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Low cost per core

Filed under: Question,sysadmin,Work — Thomas @ 12:16 pm

12:16 pm

For work, I’m re-reviewing servers and systems with the simple-but-not-easy goal of lowering the basic monthly cost per core. The world of racks, servers, CPU’s and cores is a more complicated place than it was a few years ago, since in a few U’s you can put anything from a bunch of small cheap servers up to monster boards with four CPU sockets and 12 core CPU’s for a total of 48 CPU’s in a 2U space. And a look at a Blade system still makes me drool, although I’m still not sure in what case a Blade really makes sense.

In any case, I tried to do a little comparison (which is hard, because you end up comparing apples and oranges) using Dell’s online configurator.

On the one hand, filling racks with Poweredge R810, 4 x 8 core 1.86 GHz, Intel XeonL7555 machines, gets the price down 26 euro per core per month. Doing the same with Opterons, which surely aren’t as powerful as the Intel ones, I can get a Poweredge R815, 48 cores quad Opteron 2.2 GHz, 6174, for 48 cores total, at 9.53 euro per core per month.

And then I thought a Blade would be an even better deal, but it turns out that it isn’t really. The cost per core, with similar CPU’s, really did come out pretty much the same as the R810 based solution. Probably not that surprising in the end since if you fill a machine with cores, the CPU cost will start dominating. But somehow I thought that Blades would end up being cheaper for maximum core power.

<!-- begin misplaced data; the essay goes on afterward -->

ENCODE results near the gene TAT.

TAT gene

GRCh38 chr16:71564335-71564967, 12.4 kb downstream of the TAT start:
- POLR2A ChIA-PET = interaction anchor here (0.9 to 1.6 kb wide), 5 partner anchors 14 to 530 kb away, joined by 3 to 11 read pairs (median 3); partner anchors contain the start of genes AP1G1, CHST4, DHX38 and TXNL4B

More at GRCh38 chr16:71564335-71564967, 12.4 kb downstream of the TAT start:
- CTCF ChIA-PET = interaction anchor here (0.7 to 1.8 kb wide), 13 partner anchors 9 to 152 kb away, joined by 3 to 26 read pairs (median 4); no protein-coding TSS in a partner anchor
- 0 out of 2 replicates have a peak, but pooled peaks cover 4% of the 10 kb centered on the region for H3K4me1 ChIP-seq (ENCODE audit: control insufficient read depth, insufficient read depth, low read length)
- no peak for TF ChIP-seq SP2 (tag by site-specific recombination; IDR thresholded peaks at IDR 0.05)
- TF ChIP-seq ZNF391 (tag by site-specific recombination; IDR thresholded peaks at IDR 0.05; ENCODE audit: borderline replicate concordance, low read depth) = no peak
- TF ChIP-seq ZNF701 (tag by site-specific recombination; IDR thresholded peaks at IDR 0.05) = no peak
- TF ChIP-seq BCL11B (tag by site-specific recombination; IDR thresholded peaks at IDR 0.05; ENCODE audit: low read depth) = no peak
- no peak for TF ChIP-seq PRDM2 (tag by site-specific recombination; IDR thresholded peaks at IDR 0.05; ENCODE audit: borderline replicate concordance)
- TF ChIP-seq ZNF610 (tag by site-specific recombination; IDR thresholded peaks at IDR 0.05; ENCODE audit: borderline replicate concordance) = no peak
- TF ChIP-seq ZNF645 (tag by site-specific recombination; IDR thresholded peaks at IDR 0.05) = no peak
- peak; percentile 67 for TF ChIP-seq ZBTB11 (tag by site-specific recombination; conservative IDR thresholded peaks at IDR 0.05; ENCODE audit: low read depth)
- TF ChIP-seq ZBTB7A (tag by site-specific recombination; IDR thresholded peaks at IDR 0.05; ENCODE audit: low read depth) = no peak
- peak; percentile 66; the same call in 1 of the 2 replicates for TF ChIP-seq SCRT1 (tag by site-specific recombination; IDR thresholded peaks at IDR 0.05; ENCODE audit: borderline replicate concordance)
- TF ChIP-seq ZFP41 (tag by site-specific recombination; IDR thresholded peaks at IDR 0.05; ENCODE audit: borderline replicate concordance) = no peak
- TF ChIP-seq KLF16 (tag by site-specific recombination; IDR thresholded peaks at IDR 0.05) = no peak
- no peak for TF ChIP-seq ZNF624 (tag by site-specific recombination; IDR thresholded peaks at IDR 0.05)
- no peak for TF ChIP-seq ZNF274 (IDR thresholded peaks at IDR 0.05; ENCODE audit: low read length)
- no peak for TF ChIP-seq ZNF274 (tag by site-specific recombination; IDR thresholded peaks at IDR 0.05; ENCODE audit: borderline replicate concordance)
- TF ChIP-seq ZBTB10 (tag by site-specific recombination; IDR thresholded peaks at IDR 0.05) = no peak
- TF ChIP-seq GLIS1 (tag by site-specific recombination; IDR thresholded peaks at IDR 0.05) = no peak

Maybe I’m approaching this the wrong way ? If the main concern is cost per core in a datacenter, how would you go about selecting systems ?

Developer Productivity Presentation

Filed under: Work — Thomas @ 3:50 pm

3:50 pm

Dear interweb,

recently I’ve been doing a bunch of thinking on how to have productive developers. We’ve been having some discussions on the topic on the business side, and there are things that I take for granted that aren’t always as obvious to the more commercial side. Things like, ‘flow is the most important part’, ‘context switches should be avoided’, or ‘a 3 month deadline for development with 1.5 months of testing/deployment/… can be given double the development work with only 50% more time’.

So I started thinking it would be nice to be able to give a quick presentation to those people, explaining some of the basic concepts they should consider, and references to back it up (studies, papers, …) that give some weight to the argument beyond ‘trust me, I know because I’m a developer’.

I went out googling for something like this but I didn’t find anything, possibly because I don’t know what to look for. It seems like something useful for any kind of technical/dev manager.

If you have an idea, please let me know!

Streaming Media Europe award and panel

Filed under: Conference,Flumotion,Work — Thomas @ 10:50 am

10:50 am